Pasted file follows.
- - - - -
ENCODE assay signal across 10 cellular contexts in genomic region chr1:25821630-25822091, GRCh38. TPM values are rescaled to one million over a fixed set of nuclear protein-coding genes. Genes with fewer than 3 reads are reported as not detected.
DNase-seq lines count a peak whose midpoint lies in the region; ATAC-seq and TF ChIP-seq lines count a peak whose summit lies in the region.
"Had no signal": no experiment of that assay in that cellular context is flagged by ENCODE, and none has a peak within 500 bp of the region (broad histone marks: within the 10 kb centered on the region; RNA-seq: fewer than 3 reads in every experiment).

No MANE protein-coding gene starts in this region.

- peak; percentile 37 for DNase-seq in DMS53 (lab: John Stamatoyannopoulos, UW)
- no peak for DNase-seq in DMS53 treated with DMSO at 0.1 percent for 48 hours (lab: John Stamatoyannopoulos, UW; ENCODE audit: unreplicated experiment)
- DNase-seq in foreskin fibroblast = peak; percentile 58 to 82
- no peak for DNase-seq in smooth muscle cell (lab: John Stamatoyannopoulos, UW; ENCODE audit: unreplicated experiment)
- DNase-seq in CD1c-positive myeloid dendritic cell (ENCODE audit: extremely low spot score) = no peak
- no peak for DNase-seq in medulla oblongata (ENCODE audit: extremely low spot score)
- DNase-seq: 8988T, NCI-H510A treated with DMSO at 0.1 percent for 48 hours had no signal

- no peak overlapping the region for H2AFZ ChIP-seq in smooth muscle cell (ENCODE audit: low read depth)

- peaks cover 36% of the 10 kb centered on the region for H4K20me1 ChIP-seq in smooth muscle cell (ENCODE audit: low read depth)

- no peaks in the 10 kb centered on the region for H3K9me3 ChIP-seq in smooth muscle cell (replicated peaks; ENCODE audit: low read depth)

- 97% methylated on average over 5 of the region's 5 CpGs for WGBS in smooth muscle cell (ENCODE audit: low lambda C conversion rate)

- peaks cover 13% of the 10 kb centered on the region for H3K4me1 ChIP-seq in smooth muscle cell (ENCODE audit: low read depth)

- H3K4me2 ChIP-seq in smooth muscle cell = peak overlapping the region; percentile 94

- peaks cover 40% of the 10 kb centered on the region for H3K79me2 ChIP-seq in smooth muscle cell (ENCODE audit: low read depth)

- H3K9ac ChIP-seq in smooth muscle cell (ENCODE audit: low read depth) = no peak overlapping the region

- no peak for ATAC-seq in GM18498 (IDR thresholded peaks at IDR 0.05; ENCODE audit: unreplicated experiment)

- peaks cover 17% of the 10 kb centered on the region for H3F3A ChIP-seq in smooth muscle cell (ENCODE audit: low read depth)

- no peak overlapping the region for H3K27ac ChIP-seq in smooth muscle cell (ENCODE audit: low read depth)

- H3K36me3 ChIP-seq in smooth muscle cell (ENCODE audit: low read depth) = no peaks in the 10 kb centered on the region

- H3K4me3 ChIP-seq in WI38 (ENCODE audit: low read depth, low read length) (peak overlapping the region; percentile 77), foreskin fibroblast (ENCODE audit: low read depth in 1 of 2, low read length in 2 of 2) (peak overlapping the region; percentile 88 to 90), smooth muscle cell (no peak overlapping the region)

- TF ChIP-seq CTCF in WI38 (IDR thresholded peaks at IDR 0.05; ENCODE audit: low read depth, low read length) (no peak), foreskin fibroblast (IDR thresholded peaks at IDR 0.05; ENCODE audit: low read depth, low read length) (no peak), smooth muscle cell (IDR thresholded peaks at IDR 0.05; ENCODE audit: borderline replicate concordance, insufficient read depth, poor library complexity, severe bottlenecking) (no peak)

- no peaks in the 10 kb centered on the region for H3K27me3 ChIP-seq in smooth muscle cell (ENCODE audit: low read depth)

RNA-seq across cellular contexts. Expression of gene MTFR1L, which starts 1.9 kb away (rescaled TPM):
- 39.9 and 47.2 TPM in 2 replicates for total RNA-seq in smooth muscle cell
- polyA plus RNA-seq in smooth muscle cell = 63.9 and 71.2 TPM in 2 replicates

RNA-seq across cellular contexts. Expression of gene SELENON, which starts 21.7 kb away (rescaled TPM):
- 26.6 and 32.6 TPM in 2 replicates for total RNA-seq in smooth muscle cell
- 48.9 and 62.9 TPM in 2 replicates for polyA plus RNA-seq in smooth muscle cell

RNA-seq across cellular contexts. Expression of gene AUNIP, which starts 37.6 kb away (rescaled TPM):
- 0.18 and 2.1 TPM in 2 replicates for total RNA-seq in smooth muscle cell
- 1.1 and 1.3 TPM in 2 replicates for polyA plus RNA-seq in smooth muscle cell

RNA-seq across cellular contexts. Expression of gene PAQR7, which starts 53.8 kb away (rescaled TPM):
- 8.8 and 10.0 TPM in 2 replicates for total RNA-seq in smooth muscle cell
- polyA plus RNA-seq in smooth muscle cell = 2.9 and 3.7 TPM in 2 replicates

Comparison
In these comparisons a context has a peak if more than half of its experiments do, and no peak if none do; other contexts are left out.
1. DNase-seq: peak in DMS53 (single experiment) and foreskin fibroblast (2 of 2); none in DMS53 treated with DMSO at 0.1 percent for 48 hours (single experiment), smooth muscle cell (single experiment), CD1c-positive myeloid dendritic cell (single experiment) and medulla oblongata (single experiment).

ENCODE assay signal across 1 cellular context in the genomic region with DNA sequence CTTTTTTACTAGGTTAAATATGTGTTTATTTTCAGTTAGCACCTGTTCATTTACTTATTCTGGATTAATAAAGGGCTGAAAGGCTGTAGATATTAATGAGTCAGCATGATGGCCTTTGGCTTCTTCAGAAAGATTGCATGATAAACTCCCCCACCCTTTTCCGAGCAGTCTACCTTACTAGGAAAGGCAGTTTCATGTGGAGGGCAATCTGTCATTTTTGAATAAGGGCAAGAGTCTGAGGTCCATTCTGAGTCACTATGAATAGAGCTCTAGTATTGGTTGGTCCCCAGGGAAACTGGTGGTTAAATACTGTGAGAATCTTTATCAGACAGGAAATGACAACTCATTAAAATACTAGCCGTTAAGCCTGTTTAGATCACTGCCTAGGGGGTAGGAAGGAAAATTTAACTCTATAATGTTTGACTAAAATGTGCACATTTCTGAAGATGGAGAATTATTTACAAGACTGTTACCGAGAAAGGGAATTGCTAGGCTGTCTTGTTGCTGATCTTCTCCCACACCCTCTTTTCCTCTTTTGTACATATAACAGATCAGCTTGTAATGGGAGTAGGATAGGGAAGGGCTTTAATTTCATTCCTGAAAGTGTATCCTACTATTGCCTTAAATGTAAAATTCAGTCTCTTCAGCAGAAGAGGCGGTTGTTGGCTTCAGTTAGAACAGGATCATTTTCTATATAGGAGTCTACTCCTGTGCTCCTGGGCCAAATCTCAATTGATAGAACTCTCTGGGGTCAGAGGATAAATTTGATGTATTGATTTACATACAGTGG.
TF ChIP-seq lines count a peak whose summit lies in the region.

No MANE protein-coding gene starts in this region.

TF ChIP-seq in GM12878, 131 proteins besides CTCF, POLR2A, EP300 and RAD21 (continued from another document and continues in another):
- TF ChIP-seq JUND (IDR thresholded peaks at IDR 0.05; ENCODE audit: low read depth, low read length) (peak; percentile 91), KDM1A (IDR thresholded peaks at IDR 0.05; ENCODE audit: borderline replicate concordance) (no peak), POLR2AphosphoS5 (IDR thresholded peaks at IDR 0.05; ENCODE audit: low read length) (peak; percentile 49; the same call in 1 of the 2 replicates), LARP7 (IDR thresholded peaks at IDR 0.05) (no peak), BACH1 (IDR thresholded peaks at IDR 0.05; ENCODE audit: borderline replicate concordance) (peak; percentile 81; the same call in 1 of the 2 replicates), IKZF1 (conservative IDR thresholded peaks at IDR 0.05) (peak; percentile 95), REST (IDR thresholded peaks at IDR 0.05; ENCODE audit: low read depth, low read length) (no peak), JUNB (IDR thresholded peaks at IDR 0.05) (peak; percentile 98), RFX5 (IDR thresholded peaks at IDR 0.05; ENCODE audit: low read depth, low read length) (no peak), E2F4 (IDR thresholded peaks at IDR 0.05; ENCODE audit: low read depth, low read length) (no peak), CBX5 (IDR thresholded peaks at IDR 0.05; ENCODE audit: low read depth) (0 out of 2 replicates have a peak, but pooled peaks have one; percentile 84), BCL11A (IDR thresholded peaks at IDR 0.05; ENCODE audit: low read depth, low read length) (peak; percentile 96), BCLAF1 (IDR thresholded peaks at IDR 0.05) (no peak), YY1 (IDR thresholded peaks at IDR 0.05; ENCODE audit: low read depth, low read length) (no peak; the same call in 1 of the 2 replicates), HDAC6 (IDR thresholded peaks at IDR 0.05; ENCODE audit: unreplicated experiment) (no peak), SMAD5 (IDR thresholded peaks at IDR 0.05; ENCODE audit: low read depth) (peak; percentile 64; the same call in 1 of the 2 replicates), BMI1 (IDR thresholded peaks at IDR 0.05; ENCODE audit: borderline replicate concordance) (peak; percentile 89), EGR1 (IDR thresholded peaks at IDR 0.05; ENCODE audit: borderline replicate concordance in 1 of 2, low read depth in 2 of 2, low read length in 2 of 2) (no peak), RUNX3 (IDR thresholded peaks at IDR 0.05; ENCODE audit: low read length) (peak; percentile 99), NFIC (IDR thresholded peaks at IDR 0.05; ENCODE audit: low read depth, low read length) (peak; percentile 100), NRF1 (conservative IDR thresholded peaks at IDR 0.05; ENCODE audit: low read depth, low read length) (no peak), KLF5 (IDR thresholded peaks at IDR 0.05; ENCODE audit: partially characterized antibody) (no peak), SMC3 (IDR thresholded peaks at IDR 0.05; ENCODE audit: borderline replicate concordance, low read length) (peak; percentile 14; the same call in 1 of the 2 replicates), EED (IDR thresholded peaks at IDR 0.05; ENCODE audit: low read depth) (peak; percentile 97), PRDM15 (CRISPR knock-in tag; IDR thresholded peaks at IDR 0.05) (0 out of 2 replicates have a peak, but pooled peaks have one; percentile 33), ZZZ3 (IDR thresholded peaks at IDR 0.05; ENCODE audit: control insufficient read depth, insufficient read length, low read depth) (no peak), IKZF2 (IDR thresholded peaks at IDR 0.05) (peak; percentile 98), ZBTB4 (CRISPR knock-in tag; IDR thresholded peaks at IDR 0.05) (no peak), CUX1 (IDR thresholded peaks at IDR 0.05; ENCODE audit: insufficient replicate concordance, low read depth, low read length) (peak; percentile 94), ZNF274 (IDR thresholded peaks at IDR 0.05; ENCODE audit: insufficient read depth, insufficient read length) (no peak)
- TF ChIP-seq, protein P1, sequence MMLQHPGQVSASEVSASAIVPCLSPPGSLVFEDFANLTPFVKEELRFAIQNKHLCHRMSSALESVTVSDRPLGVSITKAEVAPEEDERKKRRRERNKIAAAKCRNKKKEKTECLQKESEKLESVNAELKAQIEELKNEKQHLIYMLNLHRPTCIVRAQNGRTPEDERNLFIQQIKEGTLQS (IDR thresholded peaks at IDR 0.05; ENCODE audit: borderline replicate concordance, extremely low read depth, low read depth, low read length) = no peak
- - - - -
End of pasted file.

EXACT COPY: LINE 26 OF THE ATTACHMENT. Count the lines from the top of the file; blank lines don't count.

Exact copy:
- no peaks in the 10 kb centered on the region for H3K27me3 ChIP-seq in smooth muscle cell (ENCODE audit: low read depth)